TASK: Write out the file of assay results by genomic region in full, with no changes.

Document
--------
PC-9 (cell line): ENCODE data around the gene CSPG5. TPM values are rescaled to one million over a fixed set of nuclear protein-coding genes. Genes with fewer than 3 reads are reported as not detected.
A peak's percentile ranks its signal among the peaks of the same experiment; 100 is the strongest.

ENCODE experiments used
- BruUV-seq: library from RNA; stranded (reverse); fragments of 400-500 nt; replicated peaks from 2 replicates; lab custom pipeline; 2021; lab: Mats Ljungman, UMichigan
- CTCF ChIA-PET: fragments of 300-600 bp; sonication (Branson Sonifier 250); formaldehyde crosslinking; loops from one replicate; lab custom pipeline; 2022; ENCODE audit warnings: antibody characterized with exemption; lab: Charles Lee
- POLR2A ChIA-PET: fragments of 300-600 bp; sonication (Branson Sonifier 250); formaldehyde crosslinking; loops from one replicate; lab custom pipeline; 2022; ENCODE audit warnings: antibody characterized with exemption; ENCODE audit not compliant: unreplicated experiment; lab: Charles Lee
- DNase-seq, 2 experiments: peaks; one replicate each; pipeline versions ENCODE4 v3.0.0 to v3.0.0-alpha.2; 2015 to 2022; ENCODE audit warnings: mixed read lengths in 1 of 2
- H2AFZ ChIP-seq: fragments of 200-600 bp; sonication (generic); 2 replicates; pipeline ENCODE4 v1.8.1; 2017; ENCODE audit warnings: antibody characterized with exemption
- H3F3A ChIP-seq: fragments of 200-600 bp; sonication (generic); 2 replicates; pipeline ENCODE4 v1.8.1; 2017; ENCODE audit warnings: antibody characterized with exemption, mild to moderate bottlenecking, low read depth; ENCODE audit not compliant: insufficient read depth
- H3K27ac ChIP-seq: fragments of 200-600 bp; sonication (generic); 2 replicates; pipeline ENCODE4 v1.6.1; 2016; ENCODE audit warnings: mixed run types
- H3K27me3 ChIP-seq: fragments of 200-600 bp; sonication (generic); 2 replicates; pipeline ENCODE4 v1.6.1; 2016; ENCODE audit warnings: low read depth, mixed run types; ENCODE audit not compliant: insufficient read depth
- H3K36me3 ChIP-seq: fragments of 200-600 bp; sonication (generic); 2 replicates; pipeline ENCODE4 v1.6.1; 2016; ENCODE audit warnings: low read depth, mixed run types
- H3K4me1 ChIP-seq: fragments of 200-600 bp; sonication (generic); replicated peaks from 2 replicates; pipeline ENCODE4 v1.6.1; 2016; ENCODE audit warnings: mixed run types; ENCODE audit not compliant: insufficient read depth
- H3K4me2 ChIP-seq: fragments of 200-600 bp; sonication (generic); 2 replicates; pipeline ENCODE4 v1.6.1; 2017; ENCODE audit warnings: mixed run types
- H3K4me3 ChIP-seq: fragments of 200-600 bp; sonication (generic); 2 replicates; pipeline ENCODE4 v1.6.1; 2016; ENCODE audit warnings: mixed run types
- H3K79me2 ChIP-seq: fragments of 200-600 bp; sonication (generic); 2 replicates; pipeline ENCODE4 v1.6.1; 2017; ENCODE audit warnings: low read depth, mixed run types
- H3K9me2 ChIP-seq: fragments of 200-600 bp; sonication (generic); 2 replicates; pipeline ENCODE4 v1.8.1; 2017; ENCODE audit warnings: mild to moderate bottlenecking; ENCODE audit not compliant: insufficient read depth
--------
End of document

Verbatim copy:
PC-9 (cell line): ENCODE data around the gene CSPG5. TPM values are rescaled to one million over a fixed set of nuclear protein-coding genes. Genes with fewer than 3 reads are reported as not detected.
A peak's percentile ranks its signal among the peaks of the same experiment; 100 is the strongest.

ENCODE experiments used
- BruUV-seq: library from RNA; stranded (reverse); fragments of 400-500 nt; replicated peaks from 2 replicates; lab custom pipeline; 2021; lab: Mats Ljungman, UMichigan
- CTCF ChIA-PET: fragments of 300-600 bp; sonication (Branson Sonifier 250); formaldehyde crosslinking; loops from one replicate; lab custom pipeline; 2022; ENCODE audit warnings: antibody characterized with exemption; lab: Charles Lee
- POLR2A ChIA-PET: fragments of 300-600 bp; sonication (Branson Sonifier 250); formaldehyde crosslinking; loops from one replicate; lab custom pipeline; 2022; ENCODE audit warnings: antibody characterized with exemption; ENCODE audit not compliant: unreplicated experiment; lab: Charles Lee
- DNase-seq, 2 experiments: peaks; one replicate each; pipeline versions ENCODE4 v3.0.0 to v3.0.0-alpha.2; 2015 to 2022; ENCODE audit warnings: mixed read lengths in 1 of 2
- H2AFZ ChIP-seq: fragments of 200-600 bp; sonication (generic); 2 replicates; pipeline ENCODE4 v1.8.1; 2017; ENCODE audit warnings: antibody characterized with exemption
- H3F3A ChIP-seq: fragments of 200-600 bp; sonication (generic); 2 replicates; pipeline ENCODE4 v1.8.1; 2017; ENCODE audit warnings: antibody characterized with exemption, mild to moderate bottlenecking, low read depth; ENCODE audit not compliant: insufficient read depth
- H3K27ac ChIP-seq: fragments of 200-600 bp; sonication (generic); 2 replicates; pipeline ENCODE4 v1.6.1; 2016; ENCODE audit warnings: mixed run types
- H3K27me3 ChIP-seq: fragments of 200-600 bp; sonication (generic); 2 replicates; pipeline ENCODE4 v1.6.1; 2016; ENCODE audit warnings: low read depth, mixed run types; ENCODE audit not compliant: insufficient read depth
- H3K36me3 ChIP-seq: fragments of 200-600 bp; sonication (generic); 2 replicates; pipeline ENCODE4 v1.6.1; 2016; ENCODE audit warnings: low read depth, mixed run types
- H3K4me1 ChIP-seq: fragments of 200-600 bp; sonication (generic); replicated peaks from 2 replicates; pipeline ENCODE4 v1.6.1; 2016; ENCODE audit warnings: mixed run types; ENCODE audit not compliant: insufficient read depth
- H3K4me2 ChIP-seq: fragments of 200-600 bp; sonication (generic); 2 replicates; pipeline ENCODE4 v1.6.1; 2017; ENCODE audit warnings: mixed run types
- H3K4me3 ChIP-seq: fragments of 200-600 bp; sonication (generic); 2 replicates; pipeline ENCODE4 v1.6.1; 2016; ENCODE audit warnings: mixed run types
- H3K79me2 ChIP-seq: fragments of 200-600 bp; sonication (generic); 2 replicates; pipeline ENCODE4 v1.6.1; 2017; ENCODE audit warnings: low read depth, mixed run types
- H3K9me2 ChIP-seq: fragments of 200-600 bp; sonication (generic); 2 replicates; pipeline ENCODE4 v1.8.1; 2017; ENCODE audit warnings: mild to moderate bottlenecking; ENCODE audit not compliant: insufficient read depth